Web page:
All these efforts have a long lens on the future. And for some, the benefits of quantum may seem vague.
According to Sanders, the benefits of quantum computing are not going to be obvious to everyday consumers.
“On a bad day, I’m talking to people against the idea of quantum cell phones. That’s not realistic, that’s not going to be an issue,” he said.
“What is likely to happen is that quantum computers will end up being used to design products that consumers will eventually buy.”
There are two main areas where quantum success will be felt – industry and defense.
A staff member of Q.ant puts a chip for quantum computing at a test station in Stuttgart, Germany, on September 14, 2021. The power of quantum computing is expected to be able to decrypt RSA encryption, one of the most common encryption methods for secure data.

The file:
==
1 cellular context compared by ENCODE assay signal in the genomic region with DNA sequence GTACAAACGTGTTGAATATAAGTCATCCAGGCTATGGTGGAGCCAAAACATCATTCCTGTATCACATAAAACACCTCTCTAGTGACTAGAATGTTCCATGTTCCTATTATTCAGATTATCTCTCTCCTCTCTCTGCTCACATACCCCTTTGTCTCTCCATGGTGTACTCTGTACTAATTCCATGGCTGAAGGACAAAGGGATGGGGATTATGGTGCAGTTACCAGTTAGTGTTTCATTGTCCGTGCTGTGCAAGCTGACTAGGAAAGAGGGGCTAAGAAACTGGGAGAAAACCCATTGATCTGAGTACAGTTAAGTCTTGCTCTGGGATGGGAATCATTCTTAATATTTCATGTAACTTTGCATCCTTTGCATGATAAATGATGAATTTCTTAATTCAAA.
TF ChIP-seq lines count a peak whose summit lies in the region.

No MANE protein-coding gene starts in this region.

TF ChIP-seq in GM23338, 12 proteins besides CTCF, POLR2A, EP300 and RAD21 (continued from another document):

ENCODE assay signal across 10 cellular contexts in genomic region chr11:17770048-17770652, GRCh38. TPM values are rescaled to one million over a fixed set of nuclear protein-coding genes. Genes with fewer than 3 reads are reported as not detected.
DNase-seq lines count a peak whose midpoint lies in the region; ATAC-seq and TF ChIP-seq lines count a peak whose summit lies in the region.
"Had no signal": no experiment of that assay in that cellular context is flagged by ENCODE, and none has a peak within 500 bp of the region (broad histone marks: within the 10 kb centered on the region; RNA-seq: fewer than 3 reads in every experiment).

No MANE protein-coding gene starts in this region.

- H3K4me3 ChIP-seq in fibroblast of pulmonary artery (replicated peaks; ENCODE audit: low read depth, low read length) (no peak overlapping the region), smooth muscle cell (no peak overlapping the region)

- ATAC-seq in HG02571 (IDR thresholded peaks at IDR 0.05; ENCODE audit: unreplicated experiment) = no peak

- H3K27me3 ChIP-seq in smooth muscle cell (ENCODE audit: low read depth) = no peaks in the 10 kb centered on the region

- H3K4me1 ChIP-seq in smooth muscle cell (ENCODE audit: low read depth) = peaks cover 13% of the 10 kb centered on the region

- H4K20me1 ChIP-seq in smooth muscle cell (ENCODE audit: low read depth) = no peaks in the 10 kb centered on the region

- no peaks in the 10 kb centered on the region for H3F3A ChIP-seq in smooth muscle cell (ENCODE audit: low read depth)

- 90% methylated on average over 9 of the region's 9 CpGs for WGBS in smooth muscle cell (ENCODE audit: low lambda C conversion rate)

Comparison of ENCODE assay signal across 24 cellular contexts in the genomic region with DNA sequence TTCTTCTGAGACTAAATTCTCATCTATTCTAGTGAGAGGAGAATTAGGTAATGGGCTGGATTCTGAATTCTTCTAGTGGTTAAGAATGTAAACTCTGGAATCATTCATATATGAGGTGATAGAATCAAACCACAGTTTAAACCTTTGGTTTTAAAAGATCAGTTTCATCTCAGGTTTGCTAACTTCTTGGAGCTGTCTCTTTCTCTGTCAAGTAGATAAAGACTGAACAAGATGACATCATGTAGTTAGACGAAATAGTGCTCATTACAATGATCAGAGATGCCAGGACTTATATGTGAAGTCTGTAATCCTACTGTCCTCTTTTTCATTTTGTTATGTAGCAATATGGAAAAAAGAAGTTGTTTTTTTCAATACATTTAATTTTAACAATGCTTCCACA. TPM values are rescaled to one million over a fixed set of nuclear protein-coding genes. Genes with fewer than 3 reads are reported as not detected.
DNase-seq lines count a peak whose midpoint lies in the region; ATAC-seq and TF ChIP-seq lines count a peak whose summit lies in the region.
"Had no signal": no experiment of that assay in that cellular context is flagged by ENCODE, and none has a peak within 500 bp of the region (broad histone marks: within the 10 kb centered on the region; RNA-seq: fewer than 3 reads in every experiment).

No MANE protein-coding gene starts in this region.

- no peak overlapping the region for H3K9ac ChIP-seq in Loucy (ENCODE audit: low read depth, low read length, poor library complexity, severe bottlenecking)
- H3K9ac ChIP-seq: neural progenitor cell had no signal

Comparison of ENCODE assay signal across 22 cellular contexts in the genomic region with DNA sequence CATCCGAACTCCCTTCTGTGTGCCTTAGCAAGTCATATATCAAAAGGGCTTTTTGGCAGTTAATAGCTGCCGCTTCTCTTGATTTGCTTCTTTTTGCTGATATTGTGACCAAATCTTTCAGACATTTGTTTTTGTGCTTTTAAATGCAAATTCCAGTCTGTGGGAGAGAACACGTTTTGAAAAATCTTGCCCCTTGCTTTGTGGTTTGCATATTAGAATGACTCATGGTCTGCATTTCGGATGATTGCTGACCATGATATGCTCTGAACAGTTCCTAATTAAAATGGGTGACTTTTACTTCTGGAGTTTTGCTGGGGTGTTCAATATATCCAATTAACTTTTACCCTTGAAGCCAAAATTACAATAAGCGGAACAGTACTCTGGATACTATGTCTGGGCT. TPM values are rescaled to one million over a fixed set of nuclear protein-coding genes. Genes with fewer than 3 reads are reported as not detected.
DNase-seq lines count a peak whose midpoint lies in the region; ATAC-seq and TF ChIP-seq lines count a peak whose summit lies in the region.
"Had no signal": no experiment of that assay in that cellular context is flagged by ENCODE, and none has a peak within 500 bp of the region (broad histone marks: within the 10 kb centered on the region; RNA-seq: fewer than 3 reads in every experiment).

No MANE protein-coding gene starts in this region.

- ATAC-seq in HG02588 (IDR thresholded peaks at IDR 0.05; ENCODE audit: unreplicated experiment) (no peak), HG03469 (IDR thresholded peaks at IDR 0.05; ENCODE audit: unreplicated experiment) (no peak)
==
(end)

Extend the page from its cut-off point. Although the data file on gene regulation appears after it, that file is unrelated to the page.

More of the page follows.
Thomas Kienzle | Afp | Getty Images
“Areas where you have HPC [high-performance computing] there are areas where we will see quantum computers have an impact. It’s about things like material simulation, aerodynamic simulation, things like that, very high, difficult computer problems, and then machine learning of artificial intelligence, “Savoie said.
In pharmaceuticals, traditional systems for calculating the behavior of drug molecules may be time-consuming. The speed of quantum computing could rapidly increase these processes around drug discovery and, ultimately, the timeline for drugs coming to market.
On the other hand, quantum could present security challenges. As computing power progresses, so does the risk to existing security methods.
“The longer term [motivation] but what everyone recognizes as an existential threat, both offensively and defensively, is the cryptographic area. RSA will later be compromised because of this, “Savoie added.
RSA refers to one of the most common encryption methods for securing data, developed in 1977, that could be overturned at the rate of quantification. It is named after its inventors – Ron Rivest, Adi Shamir and Leonard Adleman.
“You see a lot of interest from governments and communities who don’t want to be the last people on the block to have that technology because [other nations] will be able to decipher our messages, “Savoie said.